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COVID-19 forced this tech training program to send people home. Some didn’t have one.

For Hopeworks in Camden, surviving the COVID-19 crisis wasn't as easy as just going remote.

Inside Hopeworks' training facility before COVID-19 hit.

Inside Hopeworks' training facility before COVID-19 hit.

Photo: Courtesy of Hopeworks

Even before COVID-19 hit Camden, New Jersey, Dan Rhoton knew Hopeworks, the tech training program he runs for at-risk youth in the city, was in trouble.

"If something afflicts society at-large in any way, it will impact our young people and their families in a dramatic way," Rhoton said.

As a nonprofit, Hopeworks' obligations and ambitions may differ from those of an average Silicon Valley firm. But the story of how it managed to keep its business up and running over the last three months is a case study in survival and how to support a team through the toughest of working conditions. It's also a lesson in building a truly diverse tech pipeline, despite the odds, in a place that previously had none.

Since 2000, Hopeworks has been paying Camden residents in the city to learn basic web development skills. Once they graduate, Hopeworks hires them as interns for its two companies, which work on web development and mapping projects for paying clients such as Comcast and American Water. During that time, Hopeworks offers the students trauma counseling and, because a large percentage of them start off homeless, some a place to live.

But when states started shutting down in mid-March, Rhoton couldn't just tell Hopeworks' dozens of students and interns to work from home, like the rest of the tech industry. Some had no homes to go to, let alone stable internet connections and computers. And he couldn't in good conscience lay them off, either.

"The income our young people earn from us is the only income in their household when times are good," Rhoton said. "We knew young people had to keep their jobs. Closing just wasn't an option."

Rhoton's team immediately got to work refurbishing old laptops, eventually getting 88 of them to students and members of the team who didn't have devices at home. Then, they worked with Comcast to get people connected to the internet at home through the company's low-cost Internet Essentials program.

But technology was only half the challenge. Rhoton said many of the young people in the program are victims of domestic violence and human trafficking. Staying home exacerbated those issues, so Rhoton began booking blocks of hotel rooms to house them. And Hopeworks never fully closed its 7,000-square-foot headquarters in Camden to ensure students always had somewhere to go.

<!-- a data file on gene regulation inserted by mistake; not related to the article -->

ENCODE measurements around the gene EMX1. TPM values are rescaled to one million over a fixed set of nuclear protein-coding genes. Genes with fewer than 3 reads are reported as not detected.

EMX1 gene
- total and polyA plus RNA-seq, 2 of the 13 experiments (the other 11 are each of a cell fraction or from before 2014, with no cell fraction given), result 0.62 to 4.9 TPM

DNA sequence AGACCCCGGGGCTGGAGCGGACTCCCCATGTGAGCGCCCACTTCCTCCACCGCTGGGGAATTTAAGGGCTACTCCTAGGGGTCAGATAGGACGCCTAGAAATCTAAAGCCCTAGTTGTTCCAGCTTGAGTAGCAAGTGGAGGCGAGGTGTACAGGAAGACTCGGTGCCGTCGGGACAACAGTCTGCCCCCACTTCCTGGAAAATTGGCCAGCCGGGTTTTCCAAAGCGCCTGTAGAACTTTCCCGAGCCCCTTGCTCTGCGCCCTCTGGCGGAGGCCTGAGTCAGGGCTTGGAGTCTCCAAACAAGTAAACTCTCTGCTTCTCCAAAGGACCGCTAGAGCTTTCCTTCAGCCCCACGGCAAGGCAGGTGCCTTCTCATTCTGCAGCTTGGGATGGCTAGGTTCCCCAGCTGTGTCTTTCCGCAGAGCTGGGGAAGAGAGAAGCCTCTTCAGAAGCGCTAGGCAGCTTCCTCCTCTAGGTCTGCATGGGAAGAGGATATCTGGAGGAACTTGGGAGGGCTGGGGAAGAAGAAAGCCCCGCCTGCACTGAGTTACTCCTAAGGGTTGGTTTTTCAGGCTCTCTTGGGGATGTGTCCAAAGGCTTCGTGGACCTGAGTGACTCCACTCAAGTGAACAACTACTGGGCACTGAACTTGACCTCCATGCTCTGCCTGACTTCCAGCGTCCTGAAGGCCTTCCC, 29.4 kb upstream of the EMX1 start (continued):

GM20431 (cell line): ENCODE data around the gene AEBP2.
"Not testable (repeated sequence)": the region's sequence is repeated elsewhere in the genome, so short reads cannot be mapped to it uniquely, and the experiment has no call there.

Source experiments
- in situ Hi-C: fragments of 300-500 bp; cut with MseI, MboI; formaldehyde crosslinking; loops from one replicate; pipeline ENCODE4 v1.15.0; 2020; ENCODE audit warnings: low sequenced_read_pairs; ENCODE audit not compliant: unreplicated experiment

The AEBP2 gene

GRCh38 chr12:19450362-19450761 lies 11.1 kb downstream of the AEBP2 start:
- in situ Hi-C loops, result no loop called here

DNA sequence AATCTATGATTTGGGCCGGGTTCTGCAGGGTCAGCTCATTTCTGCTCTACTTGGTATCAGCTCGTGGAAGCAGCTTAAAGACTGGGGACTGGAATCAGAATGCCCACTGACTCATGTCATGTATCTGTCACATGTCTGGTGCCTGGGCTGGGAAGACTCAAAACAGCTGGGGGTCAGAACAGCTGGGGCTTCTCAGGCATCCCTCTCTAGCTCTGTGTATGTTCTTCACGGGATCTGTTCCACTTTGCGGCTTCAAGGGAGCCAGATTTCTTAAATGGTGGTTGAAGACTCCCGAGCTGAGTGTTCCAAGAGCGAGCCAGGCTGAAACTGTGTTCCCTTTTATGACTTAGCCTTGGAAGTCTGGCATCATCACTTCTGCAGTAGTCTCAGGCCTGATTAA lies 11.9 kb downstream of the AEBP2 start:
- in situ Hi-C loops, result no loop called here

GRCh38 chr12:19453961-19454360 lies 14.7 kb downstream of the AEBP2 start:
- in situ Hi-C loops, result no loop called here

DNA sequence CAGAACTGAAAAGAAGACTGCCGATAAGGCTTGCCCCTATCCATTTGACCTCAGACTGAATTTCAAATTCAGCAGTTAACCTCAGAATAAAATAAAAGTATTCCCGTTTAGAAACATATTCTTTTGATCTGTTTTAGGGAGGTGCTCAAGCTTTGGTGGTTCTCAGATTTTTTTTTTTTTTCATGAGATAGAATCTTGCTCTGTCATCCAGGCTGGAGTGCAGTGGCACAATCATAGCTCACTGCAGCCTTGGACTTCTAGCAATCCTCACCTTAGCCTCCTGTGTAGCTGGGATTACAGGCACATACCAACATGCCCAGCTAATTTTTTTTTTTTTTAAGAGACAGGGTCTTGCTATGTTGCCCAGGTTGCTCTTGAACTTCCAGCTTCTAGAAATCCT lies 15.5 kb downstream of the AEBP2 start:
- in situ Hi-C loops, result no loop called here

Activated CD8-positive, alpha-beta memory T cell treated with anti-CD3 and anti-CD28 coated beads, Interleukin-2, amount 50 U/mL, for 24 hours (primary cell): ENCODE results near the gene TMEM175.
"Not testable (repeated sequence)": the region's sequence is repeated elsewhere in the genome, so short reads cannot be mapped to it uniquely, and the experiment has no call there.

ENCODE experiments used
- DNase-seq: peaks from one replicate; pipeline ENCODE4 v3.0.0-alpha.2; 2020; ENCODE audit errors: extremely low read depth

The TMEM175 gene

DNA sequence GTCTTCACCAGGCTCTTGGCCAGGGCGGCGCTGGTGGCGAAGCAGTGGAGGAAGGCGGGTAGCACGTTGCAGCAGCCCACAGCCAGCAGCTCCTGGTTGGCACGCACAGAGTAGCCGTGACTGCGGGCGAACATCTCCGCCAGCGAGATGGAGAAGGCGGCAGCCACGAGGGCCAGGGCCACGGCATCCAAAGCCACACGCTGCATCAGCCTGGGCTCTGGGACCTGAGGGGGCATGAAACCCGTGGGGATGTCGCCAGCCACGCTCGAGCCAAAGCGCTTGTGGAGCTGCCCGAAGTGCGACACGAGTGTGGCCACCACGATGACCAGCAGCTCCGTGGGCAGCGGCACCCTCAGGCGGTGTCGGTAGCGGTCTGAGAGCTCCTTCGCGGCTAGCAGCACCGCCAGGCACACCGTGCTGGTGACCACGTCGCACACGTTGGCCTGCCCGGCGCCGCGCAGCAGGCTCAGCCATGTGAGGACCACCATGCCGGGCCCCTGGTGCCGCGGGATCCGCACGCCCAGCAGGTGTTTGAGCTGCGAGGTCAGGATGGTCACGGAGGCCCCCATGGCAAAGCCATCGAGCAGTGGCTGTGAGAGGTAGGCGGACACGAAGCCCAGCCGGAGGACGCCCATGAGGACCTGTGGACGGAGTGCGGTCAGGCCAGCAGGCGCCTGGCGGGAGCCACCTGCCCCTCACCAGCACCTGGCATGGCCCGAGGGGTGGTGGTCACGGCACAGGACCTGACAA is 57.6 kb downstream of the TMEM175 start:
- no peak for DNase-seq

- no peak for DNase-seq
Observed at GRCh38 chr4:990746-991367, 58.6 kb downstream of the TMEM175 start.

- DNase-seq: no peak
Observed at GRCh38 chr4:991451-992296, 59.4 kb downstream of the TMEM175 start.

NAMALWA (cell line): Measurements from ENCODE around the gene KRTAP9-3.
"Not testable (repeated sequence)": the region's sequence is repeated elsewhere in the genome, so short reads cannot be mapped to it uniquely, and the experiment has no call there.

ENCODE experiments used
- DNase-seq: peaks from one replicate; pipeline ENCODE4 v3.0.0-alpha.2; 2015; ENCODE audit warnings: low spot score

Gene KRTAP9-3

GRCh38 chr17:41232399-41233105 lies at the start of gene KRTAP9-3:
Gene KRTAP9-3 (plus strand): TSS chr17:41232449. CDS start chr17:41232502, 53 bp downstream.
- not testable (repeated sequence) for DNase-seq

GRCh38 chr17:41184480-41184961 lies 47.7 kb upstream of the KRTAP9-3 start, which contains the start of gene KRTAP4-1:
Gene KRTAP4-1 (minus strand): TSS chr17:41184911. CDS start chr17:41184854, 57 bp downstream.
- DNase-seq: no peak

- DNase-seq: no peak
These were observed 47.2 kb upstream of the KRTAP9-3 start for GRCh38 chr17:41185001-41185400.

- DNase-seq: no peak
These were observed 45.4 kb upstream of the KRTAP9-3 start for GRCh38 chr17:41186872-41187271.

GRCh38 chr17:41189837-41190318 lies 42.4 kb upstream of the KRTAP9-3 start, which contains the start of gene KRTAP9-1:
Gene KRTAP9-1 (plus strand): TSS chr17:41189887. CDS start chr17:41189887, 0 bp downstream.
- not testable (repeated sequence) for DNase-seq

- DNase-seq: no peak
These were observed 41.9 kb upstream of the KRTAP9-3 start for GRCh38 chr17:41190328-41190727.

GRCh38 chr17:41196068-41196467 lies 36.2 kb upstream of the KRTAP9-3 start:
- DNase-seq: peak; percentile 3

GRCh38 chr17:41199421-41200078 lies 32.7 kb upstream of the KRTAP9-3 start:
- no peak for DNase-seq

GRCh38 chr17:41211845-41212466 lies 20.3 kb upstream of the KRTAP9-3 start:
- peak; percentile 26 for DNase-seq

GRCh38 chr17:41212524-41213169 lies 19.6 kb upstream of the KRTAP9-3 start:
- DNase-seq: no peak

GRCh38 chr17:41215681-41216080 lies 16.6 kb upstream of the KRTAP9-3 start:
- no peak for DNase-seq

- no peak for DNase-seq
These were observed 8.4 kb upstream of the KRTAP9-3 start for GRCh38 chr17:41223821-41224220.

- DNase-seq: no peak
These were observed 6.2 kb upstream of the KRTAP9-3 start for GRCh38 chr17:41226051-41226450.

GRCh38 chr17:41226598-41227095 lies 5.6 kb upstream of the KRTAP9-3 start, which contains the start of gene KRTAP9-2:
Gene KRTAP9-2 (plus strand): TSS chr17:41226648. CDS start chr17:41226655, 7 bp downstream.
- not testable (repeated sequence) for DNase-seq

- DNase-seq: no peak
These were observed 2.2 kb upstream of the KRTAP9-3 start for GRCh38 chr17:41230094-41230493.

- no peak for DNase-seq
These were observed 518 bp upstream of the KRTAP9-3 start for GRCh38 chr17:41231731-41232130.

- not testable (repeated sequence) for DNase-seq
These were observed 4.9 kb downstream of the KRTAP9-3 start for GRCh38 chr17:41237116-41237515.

Meanwhile, at the "Crib," the house where 10 Hopeworks students and interns live full time, staff made regular drop-offs of food and other essentials like toilet paper. And when one of the Crib's residents, a Hopeworks trainee who now works at nearby Cooper Hospital, contracted the virus, Rhoton's team provided supplies like masks and hand sanitizer to keep the rest of the household safe. "Not a single other member of the Crib got it," Rhoton is proud to say.

Azaris Melendez, a 22-year-old trainee who now works for Hopeworks' web development shop, said having a community to fall back on in such an isolating time helped keep him on track. In normal times, Hopeworks meets every day for a group huddle, where each member of the community sets their intention for the day and a "safety plan" for how they will get through it. Now, those huddles happen over Google Hangouts and have taken on new importance for the team.

"I get a lot of people who have been telling me that being in isolation has been a trap. I just try to be there for a lot of my peers," Melendez said, noting that these meetings are "almost as important as having a job for me."

The organization had to get creative about finding new sources of revenue, knowing that its web development and mapping businesses were bound to lose customers. So Hopeworks launched what it called a Camden Capacity Fund, where donors could contribute funds so that Hopeworks could build websites free-of-charge for local Camden businesses that now had to conduct all of their operations online.

"We're trying to leverage a way where we keep our young people working, so that as there's an economic recovery, small businesses come back stronger, too," Rhoton said.

Meanwhile, some of Hopeworks' biggest customers have helped keep business running. For American Water in Tennessee, the team is continuing work on a map that provides water service information to customers. "Like everybody, they had a change period of getting turned over to a virtual working environment, but they're delivering this project well ahead of schedule," said Megan Catalina, Tennessee American Water's geographic information system supervisor.

This year, Hopeworks expects to pay a little over $600,000 in wages to its students and interns. Rhoton knows that as the COVID-19 crisis persists that may be tough to maintain — but he does see how at least some good could come from this difficult time.

For one thing, the pandemic has pushed companies to embrace the idea of remote work, which could be advantageous for a Camden company located outside the traditional tech hubs of San Francisco and New York, and even nearby Philadelphia. That, coupled with the tech industry's recent commitment to racial equality in their workforce and in the world could drive new clients to organizations like Hopeworks, whose entire mission is to build a more inclusive tech pipeline.

"This is an opportunity to help companies maybe rethink things," Rhoton said. "Right now, at least when I have these conversations with folks, I am getting calls back that I didn't before."

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